KD: The show is broader now, in terms of subject matter. And that reflects life as well. We’re in our 50s now, rather than our 30s, and life is complicated when you’re older. You’re responsible for people and families and multitudes of things. And we’re living in an interesting time of change, and we wanted to reflect that in the show. And I think we do. In terms of the scripts, and our writers, and the things that we chose to put in. We tried to put in a lot of the cultural issues that everyone is dealing with and try to see how our characters deal with it.
On balancing the tragedy and the comedy
MPK: My favourite type of storytelling is when something is dark, and then suddenly light. Or something is light and then suddenly dark. That’s really where the world is. And even Sex and the City was incredibly dark. In the revisionist history of our series, they drank cosmos and ran around in shoes. In the reality of our series, Carrie had a terrible affair with a man, destroyed his marriage. Samantha had cancer, Miranda almost had an abortion, and Charlotte married somebody who was the wrong person for her, and it tortured her for two seasons. That’s always been there. The lightness comes out of the ability to make a joke of it, or have a slightly different overview. And, the friendships make people laugh. Your friends pull you out of stuff. So, this darkness is inherent in the old DNA too. It was never a romcom. It was romance and tragedy and comic humiliation, and that’s why people related to it. It was a mess of everything that you feel in your 30s. The point is, if you can make a joke in the darkness, then you’ll have them forever. Who needs darkness unless there’s a way out? And we reflect this in the show. We have no interest in leading the audience into a dark forest. and leaving them there. And when you have characters like this, you already have a sense of humour. And the new characters are incredibly interesting and funny too.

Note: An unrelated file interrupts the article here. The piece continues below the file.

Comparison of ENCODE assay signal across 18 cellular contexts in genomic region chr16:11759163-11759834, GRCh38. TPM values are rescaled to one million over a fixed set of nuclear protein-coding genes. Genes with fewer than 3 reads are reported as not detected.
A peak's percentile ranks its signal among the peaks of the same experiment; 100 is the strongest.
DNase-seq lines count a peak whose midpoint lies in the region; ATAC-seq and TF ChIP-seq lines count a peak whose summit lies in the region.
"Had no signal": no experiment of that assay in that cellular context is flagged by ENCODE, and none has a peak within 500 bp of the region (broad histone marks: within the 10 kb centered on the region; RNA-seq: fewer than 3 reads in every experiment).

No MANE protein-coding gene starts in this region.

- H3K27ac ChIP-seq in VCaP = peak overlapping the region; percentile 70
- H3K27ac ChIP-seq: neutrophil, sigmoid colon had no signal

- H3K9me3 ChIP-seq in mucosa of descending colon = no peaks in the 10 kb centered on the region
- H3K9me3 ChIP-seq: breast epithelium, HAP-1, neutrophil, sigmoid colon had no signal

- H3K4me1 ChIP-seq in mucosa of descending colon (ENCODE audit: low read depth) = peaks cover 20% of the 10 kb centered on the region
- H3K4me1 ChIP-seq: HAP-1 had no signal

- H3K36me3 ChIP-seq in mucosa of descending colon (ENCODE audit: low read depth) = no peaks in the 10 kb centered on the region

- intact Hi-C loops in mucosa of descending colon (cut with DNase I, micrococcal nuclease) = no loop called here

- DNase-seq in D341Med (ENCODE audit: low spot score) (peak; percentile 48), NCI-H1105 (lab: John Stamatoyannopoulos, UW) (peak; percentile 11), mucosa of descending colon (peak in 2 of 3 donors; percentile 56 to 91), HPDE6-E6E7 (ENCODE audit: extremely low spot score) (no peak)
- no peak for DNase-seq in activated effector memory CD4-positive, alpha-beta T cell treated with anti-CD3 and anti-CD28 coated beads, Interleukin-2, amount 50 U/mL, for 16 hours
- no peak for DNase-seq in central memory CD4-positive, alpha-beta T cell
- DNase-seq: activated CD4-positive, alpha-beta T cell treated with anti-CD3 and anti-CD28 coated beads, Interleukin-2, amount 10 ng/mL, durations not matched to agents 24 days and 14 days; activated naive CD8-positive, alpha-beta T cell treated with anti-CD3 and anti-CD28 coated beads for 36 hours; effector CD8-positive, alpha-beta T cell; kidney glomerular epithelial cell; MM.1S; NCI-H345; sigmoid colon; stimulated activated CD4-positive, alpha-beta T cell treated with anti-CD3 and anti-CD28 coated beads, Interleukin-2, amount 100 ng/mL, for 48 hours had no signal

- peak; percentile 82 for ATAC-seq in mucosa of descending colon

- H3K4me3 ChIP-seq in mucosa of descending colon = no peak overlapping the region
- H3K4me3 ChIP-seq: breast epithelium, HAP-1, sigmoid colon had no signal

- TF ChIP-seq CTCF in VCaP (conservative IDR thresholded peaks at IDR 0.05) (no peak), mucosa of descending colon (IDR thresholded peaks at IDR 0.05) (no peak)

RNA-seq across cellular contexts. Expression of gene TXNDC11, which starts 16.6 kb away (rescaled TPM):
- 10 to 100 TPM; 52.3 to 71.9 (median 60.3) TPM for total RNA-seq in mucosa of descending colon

CN: Well, certainly the actors are wonderful. But it’s really Michael Patrick King and the writers because they always remember it’s a comedy. We’re looking for the laughs. But Michael Patrick King is also always looking for the gut-punch moment. The moment that makes you gasp and brings tears to your eyes, either by the pain of it or by the beauty of it or both.